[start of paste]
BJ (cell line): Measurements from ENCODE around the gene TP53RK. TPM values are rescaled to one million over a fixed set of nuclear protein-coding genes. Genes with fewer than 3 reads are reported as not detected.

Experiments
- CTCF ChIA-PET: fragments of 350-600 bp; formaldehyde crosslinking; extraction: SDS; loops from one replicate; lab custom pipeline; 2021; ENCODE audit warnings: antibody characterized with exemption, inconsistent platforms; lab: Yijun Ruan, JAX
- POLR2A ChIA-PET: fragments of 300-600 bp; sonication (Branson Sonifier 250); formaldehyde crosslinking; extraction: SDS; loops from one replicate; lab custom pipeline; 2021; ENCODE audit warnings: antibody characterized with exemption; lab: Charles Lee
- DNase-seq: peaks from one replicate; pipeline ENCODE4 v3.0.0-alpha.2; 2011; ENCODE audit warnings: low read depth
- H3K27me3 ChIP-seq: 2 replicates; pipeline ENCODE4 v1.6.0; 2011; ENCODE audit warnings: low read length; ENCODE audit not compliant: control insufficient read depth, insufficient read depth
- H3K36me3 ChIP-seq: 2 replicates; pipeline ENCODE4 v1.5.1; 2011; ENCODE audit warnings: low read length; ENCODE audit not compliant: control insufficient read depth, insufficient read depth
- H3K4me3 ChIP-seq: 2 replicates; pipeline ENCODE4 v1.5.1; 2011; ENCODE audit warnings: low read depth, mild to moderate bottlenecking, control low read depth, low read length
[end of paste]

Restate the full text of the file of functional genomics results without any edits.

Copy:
BJ (cell line): Measurements from ENCODE around the gene TP53RK. TPM values are rescaled to one million over a fixed set of nuclear protein-coding genes. Genes with fewer than 3 reads are reported as not detected.

Experiments
- CTCF ChIA-PET: fragments of 350-600 bp; formaldehyde crosslinking; extraction: SDS; loops from one replicate; lab custom pipeline; 2021; ENCODE audit warnings: antibody characterized with exemption, inconsistent platforms; lab: Yijun Ruan, JAX
- POLR2A ChIA-PET: fragments of 300-600 bp; sonication (Branson Sonifier 250); formaldehyde crosslinking; extraction: SDS; loops from one replicate; lab custom pipeline; 2021; ENCODE audit warnings: antibody characterized with exemption; lab: Charles Lee
- DNase-seq: peaks from one replicate; pipeline ENCODE4 v3.0.0-alpha.2; 2011; ENCODE audit warnings: low read depth
- H3K27me3 ChIP-seq: 2 replicates; pipeline ENCODE4 v1.6.0; 2011; ENCODE audit warnings: low read length; ENCODE audit not compliant: control insufficient read depth, insufficient read depth
- H3K36me3 ChIP-seq: 2 replicates; pipeline ENCODE4 v1.5.1; 2011; ENCODE audit warnings: low read length; ENCODE audit not compliant: control insufficient read depth, insufficient read depth
- H3K4me3 ChIP-seq: 2 replicates; pipeline ENCODE4 v1.5.1; 2011; ENCODE audit warnings: low read depth, mild to moderate bottlenecking, control low read depth, low read length